I did write a letter to him and I addressed my feelings in a diplomatic manner. As to whether I will get any response from him, that remains to be seen. But let me ask you. If we don't stand up for ourselves as people who stutter, then who will? People who stutter are not weak. On the contrary, they are some of the most strongest people I know. My fellow members of the National Stuttering Association are driven and they will never let their speech stand in the way. They are my strength everlasting.

My name is Steven Kaufman, and I am a person who stutters. Until next time, stand up and be counted. Make your voice heard.

Wednesday, March 9, 2011

All Hail The Conquering Hero...King George VI!!!!

Hello everyone!

First, I would like to apologize for not writing on blog frequently. I have to admit that a few things have come up, but now that I am back, I hope to contribute on a weekly basis and continue to share my thoughts about stuttering with all of you.

I still get chills when I think about Feb. 27th, at 8 p.m. The significance of this date will forever be remembered for the Oscars. As a movie buff, most fans watch the Oscars for the key awards: Best Director, Best Actor, Best Actress, and so on. It is well worth it to "suffer" through the technical awards for cinematography and special effects. And despite the fact that we all sit glued to our televisions and marvel at all the celebrities in their gowns that cost a small fortune and their extolling the virtues of their designers, we can't help but wonder what it would be like to be there and witness Hollywood's biggest night, while simultaneously eating a pizza and watching Anne Hathaway and James Franco struggle to live up to the standards set by Bob Hope, and Billy Crystal. You can even add Hugh Jackman's name onto that list.

But as a person who stutters, tonight was going to a defining moment for those who struggle with this communication disorder, as well as SLPs and graduate students looking to enter the field. "The King's Speech" was nominated for 12 Oscars, and was pitted against "The Social Network" in most of the major categories. You often notice that when the celebrities are interviewed on the red carpet, a common cliché is "Well, it's such a thrill to be nominated." Yes, to an extent that is true. Just by the fact that this movie brought tremendous recognition to the cause of stuttering awareness was truly inspiring. Myself, and many other chapter leaders (as well as NSA members) were interviewed by many newspapers, and even radio stations. There were major publications such as The Buffalo News and The Washington Post, and one of our members who works heavily in Family Programs was interviewed on a radio broadcast in Detroit. Another chapter leader appeared on a morning news show in Syracuse. This media campaign, which was orchestrated by the NSA, was something to celebrate and admire. But little did we know that the special night was just beginning.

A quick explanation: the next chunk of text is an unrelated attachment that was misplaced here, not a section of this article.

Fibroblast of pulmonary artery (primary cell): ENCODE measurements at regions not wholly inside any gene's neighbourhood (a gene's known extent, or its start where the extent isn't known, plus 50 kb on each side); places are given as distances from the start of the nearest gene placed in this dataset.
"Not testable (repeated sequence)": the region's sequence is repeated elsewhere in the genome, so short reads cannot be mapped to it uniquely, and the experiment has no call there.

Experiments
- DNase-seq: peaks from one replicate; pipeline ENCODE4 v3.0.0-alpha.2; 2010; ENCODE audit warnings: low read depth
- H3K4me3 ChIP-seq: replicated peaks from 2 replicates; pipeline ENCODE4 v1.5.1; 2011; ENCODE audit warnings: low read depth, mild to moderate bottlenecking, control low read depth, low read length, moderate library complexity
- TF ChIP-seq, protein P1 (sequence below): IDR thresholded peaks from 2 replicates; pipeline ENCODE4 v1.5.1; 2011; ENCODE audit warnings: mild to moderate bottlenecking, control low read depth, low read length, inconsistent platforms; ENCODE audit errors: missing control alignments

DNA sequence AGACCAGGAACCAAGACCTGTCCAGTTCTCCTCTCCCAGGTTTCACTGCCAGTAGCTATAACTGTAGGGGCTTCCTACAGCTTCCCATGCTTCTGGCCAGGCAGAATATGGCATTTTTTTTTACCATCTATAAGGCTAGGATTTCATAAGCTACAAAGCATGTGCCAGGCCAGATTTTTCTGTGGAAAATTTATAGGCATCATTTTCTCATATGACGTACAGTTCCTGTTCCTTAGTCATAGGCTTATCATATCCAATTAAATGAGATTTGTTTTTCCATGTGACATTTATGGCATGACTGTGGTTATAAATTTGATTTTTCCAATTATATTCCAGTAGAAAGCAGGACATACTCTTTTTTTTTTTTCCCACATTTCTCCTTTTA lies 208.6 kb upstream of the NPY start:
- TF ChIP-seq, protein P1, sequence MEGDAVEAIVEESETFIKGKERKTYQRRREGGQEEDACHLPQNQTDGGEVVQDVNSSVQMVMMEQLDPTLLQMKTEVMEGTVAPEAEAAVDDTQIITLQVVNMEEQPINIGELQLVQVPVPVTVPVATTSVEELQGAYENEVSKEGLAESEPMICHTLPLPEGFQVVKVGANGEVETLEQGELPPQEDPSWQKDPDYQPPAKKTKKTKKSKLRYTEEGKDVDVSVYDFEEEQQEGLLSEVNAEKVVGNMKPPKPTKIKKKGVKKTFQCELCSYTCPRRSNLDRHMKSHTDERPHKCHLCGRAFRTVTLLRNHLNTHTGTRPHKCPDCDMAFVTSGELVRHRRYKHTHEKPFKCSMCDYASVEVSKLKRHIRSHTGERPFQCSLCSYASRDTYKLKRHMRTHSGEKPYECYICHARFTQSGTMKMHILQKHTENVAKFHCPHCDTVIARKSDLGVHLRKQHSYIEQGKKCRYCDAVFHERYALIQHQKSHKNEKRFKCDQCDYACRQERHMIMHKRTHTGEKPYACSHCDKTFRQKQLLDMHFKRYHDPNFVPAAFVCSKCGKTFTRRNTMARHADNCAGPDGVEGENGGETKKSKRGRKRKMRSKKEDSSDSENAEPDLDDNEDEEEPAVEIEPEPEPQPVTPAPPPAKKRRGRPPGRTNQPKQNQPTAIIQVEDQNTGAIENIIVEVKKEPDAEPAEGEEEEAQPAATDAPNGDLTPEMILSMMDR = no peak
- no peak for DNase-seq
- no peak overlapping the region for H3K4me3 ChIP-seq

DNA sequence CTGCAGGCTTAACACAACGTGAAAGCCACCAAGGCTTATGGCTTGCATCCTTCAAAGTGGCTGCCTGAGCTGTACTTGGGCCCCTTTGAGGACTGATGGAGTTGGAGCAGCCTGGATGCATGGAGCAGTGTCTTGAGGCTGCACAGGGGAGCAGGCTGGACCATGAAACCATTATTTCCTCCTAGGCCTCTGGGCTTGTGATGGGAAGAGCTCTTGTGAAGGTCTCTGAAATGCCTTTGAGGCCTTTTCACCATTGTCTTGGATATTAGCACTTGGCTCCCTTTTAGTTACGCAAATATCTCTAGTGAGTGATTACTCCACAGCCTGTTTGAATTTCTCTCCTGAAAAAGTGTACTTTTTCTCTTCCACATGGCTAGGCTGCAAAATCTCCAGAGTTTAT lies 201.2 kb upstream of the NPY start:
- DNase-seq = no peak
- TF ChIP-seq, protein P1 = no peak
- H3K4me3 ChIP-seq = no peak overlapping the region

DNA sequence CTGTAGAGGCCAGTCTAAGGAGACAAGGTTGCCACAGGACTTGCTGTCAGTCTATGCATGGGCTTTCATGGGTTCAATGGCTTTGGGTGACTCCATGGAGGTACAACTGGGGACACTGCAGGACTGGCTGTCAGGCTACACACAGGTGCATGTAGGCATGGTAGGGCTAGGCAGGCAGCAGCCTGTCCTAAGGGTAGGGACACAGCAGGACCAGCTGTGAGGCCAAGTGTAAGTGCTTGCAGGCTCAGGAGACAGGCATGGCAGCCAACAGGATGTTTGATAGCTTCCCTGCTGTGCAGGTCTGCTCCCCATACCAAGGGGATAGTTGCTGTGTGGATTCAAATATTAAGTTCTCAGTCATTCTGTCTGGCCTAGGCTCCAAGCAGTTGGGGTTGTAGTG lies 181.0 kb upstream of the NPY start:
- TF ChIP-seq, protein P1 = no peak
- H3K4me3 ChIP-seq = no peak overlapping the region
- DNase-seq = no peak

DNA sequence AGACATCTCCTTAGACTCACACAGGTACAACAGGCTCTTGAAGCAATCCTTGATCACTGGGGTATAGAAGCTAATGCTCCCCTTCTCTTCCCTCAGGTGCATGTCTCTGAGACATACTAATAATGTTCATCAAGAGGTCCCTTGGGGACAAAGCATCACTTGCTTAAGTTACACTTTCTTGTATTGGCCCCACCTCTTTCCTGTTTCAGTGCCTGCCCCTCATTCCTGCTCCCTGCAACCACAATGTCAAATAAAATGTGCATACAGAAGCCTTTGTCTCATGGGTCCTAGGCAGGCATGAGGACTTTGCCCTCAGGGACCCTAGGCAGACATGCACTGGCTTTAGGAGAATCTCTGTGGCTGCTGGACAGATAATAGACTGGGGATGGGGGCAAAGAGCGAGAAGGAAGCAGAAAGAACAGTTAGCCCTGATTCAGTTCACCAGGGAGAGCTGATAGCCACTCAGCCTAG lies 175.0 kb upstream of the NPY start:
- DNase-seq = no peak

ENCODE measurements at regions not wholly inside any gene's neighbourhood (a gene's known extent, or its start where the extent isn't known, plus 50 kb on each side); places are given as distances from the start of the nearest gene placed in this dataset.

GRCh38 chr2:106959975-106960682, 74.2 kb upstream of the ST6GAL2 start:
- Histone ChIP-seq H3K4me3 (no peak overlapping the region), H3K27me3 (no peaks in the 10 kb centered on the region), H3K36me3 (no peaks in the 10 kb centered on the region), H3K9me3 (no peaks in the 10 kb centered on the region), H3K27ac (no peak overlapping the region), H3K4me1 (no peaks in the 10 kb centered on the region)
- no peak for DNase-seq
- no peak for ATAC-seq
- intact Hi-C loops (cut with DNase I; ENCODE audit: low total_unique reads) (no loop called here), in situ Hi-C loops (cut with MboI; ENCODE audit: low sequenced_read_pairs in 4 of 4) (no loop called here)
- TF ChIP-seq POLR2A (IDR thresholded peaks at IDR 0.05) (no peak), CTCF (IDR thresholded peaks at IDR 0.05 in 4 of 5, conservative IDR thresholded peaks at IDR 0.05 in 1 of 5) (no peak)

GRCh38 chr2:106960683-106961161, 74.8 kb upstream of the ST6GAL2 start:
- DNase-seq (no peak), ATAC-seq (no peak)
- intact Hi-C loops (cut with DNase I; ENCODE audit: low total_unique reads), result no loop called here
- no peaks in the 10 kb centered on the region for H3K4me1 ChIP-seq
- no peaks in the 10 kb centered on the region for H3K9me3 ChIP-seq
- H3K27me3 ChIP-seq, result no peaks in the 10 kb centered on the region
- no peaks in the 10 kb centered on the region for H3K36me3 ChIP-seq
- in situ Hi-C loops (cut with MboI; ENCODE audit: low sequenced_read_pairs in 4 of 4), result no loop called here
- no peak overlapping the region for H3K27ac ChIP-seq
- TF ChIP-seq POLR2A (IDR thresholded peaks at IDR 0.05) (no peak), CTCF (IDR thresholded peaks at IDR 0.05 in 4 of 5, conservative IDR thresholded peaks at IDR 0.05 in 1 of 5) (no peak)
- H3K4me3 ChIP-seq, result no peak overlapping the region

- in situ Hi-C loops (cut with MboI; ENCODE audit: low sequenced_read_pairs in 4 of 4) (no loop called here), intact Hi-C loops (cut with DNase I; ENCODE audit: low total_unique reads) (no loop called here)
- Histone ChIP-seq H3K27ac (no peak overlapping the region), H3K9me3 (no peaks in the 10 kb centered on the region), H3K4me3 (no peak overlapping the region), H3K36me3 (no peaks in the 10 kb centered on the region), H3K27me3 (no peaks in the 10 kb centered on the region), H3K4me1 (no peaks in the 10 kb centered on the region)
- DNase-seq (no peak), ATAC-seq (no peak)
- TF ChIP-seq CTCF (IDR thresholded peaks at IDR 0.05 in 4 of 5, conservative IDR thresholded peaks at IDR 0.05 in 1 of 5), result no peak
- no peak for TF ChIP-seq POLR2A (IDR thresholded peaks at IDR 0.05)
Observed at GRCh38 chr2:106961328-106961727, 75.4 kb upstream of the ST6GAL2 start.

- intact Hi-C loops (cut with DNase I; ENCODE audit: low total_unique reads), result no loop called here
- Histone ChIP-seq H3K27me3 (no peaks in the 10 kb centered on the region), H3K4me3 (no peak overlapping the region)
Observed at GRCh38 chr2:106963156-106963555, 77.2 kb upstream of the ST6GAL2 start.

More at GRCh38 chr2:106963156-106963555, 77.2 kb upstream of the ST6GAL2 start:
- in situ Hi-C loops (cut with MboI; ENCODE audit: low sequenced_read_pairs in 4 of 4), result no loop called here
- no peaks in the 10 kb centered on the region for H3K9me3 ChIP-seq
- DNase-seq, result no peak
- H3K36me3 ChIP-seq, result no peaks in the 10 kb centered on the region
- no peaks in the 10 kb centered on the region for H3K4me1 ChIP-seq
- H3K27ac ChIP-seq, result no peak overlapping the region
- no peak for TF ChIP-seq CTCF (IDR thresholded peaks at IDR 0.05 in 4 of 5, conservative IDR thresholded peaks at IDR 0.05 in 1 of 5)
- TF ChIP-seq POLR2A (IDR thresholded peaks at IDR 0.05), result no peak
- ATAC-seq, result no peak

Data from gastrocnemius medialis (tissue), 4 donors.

You see, David Seidler who wrote the original screenplay for the movie, is a person who stutters. He also happens to be our keynote speaker for the 2011 National Stuttering Association annual conference, being held in the great state of Texas. A native of London, but also a Long Islander (who grew up in Great Neck), Seidler's first screenplay was for the 1988 movie "Tucker: A Man And His Dream," starring Jeff Bridges. According to Wikipedia, Seidler located the son of Lionel Logue, the speech therapist who helped King George VI with his stammering. The son, Valentine Logue, was a retired brain surgeon who was eager to share the work of his father, but there was one caveat: He had to receive written authorization from the Queen Mother. After reaching out to her, the Queen's secretary wrote back and politely requested he cease work on the project during her lifetime. In 2005, Seidler decided to pick up where he left off.